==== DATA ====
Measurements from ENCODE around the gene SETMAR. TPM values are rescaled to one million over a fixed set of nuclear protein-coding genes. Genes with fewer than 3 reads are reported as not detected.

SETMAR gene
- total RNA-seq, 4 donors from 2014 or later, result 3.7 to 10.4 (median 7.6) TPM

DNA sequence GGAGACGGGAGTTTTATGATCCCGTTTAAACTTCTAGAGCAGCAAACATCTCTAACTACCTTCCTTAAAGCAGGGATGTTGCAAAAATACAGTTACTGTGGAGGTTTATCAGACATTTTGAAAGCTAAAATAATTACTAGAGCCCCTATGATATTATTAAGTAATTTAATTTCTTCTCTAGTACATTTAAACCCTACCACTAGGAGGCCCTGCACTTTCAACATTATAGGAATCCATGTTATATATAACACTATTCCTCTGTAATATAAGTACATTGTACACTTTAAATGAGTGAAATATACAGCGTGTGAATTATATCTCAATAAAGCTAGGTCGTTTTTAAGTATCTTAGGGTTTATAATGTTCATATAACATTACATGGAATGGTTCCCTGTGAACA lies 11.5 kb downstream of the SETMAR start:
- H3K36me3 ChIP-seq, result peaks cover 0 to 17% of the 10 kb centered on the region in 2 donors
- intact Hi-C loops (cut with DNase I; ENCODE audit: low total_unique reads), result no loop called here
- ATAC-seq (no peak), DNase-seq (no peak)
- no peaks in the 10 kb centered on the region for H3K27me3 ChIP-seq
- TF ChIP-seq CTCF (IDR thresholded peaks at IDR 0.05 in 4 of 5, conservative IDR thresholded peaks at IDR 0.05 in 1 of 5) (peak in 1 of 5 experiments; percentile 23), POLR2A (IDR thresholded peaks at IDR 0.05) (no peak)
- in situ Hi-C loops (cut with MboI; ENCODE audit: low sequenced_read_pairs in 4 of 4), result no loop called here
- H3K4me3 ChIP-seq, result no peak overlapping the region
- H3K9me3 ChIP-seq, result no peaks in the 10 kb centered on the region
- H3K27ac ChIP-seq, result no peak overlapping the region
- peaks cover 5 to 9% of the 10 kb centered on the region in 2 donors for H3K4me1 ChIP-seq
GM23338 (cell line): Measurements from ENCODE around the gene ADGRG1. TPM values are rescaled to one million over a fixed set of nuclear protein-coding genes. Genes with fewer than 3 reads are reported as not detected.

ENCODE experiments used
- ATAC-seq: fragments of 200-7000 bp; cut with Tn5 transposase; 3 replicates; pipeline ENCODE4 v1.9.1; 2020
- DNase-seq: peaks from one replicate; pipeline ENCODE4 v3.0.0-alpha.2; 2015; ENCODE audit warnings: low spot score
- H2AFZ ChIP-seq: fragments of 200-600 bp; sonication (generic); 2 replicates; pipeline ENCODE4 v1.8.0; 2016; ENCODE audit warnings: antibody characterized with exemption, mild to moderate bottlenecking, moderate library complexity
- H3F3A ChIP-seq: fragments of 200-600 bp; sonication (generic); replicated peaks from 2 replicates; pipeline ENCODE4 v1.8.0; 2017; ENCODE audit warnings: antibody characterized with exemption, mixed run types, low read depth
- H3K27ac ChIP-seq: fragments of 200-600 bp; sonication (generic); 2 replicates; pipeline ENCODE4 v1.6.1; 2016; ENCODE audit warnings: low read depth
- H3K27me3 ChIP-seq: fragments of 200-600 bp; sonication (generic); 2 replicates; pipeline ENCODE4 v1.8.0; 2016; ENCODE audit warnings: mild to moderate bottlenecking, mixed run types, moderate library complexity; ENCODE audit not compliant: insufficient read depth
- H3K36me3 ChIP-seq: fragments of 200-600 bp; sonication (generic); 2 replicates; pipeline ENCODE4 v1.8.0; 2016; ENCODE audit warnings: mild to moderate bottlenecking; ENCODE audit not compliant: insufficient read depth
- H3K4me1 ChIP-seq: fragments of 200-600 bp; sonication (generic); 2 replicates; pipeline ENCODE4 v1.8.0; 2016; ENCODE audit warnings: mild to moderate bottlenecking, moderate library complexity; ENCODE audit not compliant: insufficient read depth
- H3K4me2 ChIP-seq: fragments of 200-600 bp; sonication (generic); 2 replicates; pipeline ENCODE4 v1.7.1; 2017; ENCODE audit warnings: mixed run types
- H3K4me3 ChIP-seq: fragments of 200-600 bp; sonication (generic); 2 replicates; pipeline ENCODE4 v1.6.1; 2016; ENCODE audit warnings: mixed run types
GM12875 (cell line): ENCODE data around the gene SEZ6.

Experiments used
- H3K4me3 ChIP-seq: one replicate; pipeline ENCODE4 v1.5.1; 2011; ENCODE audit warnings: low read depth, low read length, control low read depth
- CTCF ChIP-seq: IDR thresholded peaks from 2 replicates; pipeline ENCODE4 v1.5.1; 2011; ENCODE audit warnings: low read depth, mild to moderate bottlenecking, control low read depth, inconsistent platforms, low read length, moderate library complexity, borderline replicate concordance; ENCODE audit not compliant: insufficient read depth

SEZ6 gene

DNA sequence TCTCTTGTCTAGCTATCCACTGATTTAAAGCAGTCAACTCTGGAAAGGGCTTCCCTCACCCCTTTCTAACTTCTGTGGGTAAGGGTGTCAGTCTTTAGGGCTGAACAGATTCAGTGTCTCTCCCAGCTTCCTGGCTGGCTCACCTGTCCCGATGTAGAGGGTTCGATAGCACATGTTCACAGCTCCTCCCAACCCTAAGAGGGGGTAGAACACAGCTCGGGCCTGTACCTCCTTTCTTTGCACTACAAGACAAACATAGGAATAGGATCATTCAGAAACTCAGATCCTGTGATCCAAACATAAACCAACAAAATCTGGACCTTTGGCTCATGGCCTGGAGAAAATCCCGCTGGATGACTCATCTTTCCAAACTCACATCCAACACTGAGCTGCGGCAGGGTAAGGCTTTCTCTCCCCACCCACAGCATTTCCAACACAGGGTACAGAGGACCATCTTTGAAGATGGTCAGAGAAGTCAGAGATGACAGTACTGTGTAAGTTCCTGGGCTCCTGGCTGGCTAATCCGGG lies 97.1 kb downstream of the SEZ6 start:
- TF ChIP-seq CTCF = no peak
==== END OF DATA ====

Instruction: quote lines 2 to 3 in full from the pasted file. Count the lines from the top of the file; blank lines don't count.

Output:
SETMAR gene
- total RNA-seq, 4 donors from 2014 or later, result 3.7 to 10.4 (median 7.6) TPM